Workplace Safety and Health: Safety in the Meat and Poultry Industry, While Improving, Could Be Further Strengthened: GAO-05-96

Robertson, Robert E.
January 2005
GAO Reports;1/12/2005, p1
Government Document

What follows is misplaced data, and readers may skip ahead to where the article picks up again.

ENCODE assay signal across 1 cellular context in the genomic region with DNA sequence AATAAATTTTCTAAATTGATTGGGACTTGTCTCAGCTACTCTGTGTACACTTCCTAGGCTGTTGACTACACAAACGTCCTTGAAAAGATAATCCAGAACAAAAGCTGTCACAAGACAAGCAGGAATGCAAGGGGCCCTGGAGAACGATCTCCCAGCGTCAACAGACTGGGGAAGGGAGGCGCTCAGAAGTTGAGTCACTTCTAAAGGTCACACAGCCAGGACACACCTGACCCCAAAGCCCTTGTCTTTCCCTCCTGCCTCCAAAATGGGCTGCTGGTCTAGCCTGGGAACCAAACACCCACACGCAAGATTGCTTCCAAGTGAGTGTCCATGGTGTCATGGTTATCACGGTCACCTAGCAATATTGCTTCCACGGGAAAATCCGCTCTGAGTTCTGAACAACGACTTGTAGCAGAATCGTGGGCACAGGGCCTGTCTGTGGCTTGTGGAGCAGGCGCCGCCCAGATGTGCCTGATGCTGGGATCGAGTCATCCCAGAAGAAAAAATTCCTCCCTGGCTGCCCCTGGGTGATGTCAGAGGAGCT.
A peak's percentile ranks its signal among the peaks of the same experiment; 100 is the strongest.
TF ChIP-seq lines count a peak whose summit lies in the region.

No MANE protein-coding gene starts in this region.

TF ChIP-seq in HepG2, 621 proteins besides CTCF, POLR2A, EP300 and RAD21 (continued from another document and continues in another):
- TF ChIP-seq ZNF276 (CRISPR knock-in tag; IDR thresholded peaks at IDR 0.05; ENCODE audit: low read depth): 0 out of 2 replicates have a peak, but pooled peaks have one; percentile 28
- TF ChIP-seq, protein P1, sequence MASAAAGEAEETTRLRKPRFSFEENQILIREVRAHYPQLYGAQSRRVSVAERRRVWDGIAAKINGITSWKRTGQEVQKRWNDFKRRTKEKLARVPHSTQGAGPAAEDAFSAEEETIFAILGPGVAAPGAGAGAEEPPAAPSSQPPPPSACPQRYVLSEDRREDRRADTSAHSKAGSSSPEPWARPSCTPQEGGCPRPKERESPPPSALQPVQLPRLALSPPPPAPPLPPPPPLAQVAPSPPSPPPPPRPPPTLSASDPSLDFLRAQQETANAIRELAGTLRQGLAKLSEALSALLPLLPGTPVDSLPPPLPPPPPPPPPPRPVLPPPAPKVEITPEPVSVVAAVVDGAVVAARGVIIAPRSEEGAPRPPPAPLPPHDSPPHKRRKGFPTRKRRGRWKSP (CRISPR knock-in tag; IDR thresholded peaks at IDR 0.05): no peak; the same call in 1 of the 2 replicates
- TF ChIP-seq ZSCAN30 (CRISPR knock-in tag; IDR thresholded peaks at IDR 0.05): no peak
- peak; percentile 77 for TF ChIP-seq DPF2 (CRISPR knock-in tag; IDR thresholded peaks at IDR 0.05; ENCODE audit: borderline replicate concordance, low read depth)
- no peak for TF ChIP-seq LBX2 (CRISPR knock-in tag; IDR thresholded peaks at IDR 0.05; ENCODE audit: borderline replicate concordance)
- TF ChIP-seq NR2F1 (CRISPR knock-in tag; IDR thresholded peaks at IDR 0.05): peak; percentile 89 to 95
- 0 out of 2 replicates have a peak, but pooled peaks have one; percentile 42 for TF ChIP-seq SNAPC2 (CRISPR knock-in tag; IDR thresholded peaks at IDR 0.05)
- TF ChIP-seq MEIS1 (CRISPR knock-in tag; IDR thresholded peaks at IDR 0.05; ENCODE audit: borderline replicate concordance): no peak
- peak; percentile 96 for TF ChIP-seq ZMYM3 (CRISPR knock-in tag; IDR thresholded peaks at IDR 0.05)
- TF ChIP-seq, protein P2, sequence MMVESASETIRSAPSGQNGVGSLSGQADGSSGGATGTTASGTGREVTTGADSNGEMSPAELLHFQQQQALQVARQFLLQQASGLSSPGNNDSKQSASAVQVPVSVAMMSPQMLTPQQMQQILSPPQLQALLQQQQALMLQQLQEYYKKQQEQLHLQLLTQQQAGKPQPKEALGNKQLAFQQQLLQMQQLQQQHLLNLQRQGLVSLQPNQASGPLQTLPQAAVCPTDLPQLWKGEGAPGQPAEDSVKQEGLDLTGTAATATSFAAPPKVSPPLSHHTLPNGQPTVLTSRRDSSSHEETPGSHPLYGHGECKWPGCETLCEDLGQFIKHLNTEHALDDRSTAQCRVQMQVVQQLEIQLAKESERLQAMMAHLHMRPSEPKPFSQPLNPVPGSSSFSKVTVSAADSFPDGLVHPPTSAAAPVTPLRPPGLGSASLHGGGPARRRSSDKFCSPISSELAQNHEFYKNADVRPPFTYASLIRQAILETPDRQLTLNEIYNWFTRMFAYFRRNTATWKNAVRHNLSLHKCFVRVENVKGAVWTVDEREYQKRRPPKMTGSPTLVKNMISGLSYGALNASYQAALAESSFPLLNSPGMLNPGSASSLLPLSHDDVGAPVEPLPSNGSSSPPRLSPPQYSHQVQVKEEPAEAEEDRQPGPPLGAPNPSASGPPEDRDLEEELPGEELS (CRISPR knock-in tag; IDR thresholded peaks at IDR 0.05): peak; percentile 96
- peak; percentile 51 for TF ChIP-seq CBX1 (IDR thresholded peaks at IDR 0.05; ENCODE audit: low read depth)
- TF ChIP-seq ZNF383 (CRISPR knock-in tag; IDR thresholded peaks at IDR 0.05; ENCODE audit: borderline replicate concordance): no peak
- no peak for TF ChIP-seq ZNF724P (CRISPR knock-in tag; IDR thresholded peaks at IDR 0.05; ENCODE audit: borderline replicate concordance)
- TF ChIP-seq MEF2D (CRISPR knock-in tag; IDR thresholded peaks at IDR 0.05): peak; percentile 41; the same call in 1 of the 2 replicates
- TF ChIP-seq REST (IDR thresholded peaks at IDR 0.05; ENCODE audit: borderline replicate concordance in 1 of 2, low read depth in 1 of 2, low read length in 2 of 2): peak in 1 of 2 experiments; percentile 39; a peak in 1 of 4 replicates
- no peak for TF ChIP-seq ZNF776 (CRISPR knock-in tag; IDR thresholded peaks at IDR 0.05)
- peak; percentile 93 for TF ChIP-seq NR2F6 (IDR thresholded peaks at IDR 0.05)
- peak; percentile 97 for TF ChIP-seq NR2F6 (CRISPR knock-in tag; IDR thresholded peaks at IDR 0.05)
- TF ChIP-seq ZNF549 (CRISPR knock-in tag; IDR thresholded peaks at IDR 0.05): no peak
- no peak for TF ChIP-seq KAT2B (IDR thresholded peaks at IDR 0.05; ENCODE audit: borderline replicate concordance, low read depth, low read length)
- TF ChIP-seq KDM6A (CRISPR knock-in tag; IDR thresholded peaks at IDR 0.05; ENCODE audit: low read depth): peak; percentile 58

Because meatpacking is one of the most dangerous industries in the United States, we were asked to provide the Congress with information on the characteristics of workers in the meat and poultry industry and the conditions in which they work, the types of injuries and illnesses these workers incur, how injury and illness rates have changed over the past decade, and factors that may have affected these rates. We were also asked to determine what is known about the effectiveness of the Occupational Safety and Health Administration's (OSHA) efforts to improve safety and health in the meat and poultry industries. The largest proportions of workers in the meat and poultry industry, according to the Bureau of Labor Statistics (BLS), are young, male, and/or Hispanic. Although the majority of workers are citizens, an estimated 26 percent of them are foreign-born noncitizens. They work in hazardous conditions involving loud noise, sharp tools, and dangerous machinery. Many workers must stand for long periods of time wielding knives and hooks to slaughter or process meat on a production line that moves very quickly. Workers responsible for cleaning the plant must use strong chemicals and hot pressurized water. While, according to BLS, injuries and illnesses have declined over the past decade, the meat and poultry industry still has one of the highest rates of injury and illness of any industry. The most common injuries are cuts, strains, cumulative trauma, and injuries sustained from falls, but more serious injuries, such as fractures and amputation, also occur. According to BLS, the injury and illness rate for the industry has declined from an estimated 29.5 injuries and illnesses per 100 full-time workers in 1992 to 14.7 in 2001. Injury and illness rates can be affected by many factors, such as the amount and quality of training, employee turnover rates, increased mechanization, and the speed of the production line. Some evidence suggests that OSHA's efforts have had a positive impact on the injury and illness rates of workers in meat and poultry plants. However, while the criteria OSHA uses to select plants for inspection--which focus on plants with relatively high injury and illness rates--are reasonable, OSHA could improve its selection process by also considering trends in plants' injury and illness rates over time. In addition, it is difficult to assess the effectiveness of OSHA's efforts because the agency does not assign a unique identifier to each plant, making it hard to compare the data it collects on specific plants' injury and illness rates with the information the agency collects on the results of its plant inspections and other programs.


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